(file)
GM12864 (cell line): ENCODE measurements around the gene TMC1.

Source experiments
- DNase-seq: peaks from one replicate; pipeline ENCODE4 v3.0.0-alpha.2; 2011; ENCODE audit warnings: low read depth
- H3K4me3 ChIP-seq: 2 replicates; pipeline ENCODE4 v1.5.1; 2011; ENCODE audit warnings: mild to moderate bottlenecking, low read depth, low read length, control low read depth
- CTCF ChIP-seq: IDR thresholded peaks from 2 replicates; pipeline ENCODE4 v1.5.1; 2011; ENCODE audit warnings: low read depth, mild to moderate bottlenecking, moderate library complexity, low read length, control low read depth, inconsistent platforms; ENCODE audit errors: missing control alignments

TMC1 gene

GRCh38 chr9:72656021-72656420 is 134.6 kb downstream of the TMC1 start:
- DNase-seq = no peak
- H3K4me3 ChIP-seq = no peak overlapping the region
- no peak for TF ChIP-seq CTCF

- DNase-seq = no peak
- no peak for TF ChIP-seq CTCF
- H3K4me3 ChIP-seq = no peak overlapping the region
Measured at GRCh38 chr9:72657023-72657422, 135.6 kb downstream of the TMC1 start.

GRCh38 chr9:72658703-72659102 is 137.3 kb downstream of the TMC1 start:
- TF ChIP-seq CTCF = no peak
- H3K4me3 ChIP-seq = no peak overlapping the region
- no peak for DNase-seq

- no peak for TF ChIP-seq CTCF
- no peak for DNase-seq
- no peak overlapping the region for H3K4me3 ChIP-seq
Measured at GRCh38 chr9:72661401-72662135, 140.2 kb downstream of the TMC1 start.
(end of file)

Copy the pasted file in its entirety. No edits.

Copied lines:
GM12864 (cell line): ENCODE measurements around the gene TMC1.

Source experiments
- DNase-seq: peaks from one replicate; pipeline ENCODE4 v3.0.0-alpha.2; 2011; ENCODE audit warnings: low read depth
- H3K4me3 ChIP-seq: 2 replicates; pipeline ENCODE4 v1.5.1; 2011; ENCODE audit warnings: mild to moderate bottlenecking, low read depth, low read length, control low read depth
- CTCF ChIP-seq: IDR thresholded peaks from 2 replicates; pipeline ENCODE4 v1.5.1; 2011; ENCODE audit warnings: low read depth, mild to moderate bottlenecking, moderate library complexity, low read length, control low read depth, inconsistent platforms; ENCODE audit errors: missing control alignments

TMC1 gene

GRCh38 chr9:72656021-72656420 is 134.6 kb downstream of the TMC1 start:
- DNase-seq = no peak
- H3K4me3 ChIP-seq = no peak overlapping the region
- no peak for TF ChIP-seq CTCF

- DNase-seq = no peak
- no peak for TF ChIP-seq CTCF
- H3K4me3 ChIP-seq = no peak overlapping the region
Measured at GRCh38 chr9:72657023-72657422, 135.6 kb downstream of the TMC1 start.

GRCh38 chr9:72658703-72659102 is 137.3 kb downstream of the TMC1 start:
- TF ChIP-seq CTCF = no peak
- H3K4me3 ChIP-seq = no peak overlapping the region
- no peak for DNase-seq

- no peak for TF ChIP-seq CTCF
- no peak for DNase-seq
- no peak overlapping the region for H3K4me3 ChIP-seq
Measured at GRCh38 chr9:72661401-72662135, 140.2 kb downstream of the TMC1 start.